Washington state, TransAlta agree to phase out coal by 2025

Washington is working to phase out its use of coal for energy. Under the terms of a new law signed on Friday, the state will phase out both of its coal boilers – the first in 2020 and the second in 2025. Since 2009, the state has been working with TransAlta, the state’s coal boiler to come to an agreement on greenhouse gas emissions standards requirements. This bill finalizes the terms agreement and lays out the pathway forward for a transition away from coal and to greener energy sources by 2025.

Washington requires energy producers to meet emissions performance standards, TransAlta, the state’s coal plant has been working with state officials to find ways to meet those standards without having to close completely. In order to meet the standard for new and modified power plants, the boilers must be shut down. In light of this, the company is examining new business options including a natural gas plant in the same area. Between now and 2025 when the second boiler is turned off, TransAlta will be implementing several pollution control measures.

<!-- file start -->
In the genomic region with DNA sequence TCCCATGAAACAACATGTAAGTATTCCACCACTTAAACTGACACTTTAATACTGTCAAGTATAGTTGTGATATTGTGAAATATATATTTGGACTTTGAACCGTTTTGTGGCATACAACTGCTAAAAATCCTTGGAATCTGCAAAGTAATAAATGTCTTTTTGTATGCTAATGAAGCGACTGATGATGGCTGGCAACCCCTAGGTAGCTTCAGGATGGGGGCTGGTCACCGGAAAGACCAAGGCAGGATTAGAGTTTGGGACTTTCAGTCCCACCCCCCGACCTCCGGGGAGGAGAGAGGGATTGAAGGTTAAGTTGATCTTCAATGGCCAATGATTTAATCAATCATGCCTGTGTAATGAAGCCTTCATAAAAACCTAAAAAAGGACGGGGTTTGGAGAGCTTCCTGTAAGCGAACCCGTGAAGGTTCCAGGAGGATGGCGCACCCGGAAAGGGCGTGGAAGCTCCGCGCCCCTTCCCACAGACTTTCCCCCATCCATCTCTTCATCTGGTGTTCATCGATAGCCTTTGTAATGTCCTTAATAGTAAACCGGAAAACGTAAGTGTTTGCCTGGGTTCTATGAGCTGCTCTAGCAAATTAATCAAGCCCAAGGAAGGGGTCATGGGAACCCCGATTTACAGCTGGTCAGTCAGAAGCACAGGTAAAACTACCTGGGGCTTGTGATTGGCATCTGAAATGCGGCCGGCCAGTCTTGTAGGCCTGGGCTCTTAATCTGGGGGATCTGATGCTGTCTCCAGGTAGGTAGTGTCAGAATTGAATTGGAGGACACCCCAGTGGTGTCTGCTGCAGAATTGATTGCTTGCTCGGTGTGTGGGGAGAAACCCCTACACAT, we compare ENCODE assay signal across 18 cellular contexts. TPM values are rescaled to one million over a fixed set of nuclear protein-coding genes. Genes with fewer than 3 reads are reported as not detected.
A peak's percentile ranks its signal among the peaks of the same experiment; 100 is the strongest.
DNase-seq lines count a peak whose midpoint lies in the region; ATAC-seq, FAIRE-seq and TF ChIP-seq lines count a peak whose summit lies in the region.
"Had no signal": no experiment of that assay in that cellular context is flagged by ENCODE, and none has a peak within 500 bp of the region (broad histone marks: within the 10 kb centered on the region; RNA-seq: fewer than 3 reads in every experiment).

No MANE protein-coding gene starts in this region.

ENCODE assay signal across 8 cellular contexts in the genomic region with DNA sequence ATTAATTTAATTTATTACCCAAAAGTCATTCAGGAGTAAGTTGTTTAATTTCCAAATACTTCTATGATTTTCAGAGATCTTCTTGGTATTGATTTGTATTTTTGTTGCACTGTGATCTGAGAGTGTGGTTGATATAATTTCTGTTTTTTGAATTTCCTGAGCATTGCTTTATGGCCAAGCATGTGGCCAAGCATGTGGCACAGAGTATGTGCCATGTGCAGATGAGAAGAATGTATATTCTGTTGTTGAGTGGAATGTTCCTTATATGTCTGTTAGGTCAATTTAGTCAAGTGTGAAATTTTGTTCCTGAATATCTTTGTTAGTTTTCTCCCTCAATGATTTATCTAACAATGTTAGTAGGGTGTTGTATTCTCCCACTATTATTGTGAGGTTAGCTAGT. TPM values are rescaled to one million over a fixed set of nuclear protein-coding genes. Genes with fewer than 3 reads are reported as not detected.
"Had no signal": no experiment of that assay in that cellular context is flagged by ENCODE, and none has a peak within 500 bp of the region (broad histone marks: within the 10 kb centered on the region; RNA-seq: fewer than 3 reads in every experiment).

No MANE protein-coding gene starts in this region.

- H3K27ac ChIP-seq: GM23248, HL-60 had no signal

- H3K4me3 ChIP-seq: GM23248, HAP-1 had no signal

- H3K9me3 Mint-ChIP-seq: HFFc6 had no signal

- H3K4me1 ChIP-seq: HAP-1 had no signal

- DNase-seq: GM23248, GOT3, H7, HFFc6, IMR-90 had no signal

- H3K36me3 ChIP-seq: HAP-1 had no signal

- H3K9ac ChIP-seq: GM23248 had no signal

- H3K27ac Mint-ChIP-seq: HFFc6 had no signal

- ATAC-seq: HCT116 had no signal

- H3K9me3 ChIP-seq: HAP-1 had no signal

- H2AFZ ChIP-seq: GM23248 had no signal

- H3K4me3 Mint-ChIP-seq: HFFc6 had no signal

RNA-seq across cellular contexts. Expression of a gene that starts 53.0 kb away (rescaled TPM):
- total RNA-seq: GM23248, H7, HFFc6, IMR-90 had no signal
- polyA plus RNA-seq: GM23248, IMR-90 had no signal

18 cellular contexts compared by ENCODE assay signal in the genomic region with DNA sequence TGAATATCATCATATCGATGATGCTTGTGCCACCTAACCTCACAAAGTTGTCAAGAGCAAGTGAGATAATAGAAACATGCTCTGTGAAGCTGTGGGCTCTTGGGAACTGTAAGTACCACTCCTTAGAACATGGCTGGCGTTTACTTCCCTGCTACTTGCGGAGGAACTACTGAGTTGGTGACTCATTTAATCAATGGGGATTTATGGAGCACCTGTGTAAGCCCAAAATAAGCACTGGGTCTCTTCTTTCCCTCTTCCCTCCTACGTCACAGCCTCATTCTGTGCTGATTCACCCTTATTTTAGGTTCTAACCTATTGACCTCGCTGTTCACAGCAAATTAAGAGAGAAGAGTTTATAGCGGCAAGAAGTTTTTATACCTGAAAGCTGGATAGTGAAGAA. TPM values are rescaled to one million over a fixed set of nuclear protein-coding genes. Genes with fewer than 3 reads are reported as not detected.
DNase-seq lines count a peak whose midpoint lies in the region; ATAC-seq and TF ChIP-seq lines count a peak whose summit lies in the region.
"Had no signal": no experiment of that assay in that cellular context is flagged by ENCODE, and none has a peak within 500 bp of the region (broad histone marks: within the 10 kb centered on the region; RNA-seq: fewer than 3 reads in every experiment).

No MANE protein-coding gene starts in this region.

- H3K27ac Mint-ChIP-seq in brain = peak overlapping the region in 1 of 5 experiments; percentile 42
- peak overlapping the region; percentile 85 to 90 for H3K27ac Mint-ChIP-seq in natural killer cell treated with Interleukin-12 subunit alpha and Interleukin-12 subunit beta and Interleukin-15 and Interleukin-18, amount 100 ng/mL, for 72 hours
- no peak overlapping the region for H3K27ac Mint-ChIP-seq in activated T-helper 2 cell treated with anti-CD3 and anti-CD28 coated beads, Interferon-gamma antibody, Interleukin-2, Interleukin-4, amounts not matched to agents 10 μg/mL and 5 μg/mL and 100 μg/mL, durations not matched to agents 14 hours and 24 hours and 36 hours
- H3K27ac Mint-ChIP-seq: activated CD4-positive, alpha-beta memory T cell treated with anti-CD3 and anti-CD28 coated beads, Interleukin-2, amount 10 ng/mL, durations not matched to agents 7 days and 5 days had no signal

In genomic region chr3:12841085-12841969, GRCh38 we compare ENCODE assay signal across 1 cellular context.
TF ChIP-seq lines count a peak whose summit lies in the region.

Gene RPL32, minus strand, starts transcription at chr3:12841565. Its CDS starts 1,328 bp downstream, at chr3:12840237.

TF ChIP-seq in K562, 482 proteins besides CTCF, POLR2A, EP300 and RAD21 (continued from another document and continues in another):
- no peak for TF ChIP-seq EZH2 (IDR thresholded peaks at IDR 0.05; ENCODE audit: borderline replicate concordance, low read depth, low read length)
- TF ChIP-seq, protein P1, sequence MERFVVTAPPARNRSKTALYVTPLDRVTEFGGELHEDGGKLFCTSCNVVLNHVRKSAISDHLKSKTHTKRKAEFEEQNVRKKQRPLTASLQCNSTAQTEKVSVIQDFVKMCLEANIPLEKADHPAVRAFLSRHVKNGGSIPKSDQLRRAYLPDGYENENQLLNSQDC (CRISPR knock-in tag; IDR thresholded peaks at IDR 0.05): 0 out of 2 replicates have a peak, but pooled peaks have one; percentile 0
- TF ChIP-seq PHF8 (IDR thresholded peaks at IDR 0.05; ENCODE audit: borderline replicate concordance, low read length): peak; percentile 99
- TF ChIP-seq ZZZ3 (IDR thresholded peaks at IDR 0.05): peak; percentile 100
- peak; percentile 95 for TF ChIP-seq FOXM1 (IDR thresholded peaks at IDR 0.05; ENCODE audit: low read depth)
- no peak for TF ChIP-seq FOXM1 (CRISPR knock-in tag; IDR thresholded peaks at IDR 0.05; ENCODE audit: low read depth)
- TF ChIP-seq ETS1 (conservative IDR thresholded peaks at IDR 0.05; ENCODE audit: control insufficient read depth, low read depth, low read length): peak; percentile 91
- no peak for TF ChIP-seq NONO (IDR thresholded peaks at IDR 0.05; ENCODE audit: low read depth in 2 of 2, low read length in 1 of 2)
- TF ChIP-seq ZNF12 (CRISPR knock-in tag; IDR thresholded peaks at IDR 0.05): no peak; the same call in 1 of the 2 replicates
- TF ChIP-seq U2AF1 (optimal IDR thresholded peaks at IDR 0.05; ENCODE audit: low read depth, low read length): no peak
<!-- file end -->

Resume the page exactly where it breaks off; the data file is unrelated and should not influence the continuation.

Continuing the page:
According to the agreement, in 2013 TransAlta will use pollution control technology to reduce emissions of nitrogen oxides at the plant. The plant is responsible for most of the nitrogen oxide in Washington. Nitrogen oxides are one of the causes of haze. The company will also contribute $30 million to a community investment fund focused on energy efficient economic development and $25 million to an energy technology transition fund to support innovative energy technology and companies in Washington.

“TransAlta is a progressive power company that strives to produce more electricity with less environmental impact, every day,” said TransAlta President and CEO Steve Snyder. “We are proud to play a leading role in this unique collaboration of industry, government, community and environmentalists to chart a new energy future for Washington State. With this bill, TransAlta will be able to continue powering this community with new investments in power production and new jobs.”

Print Friendly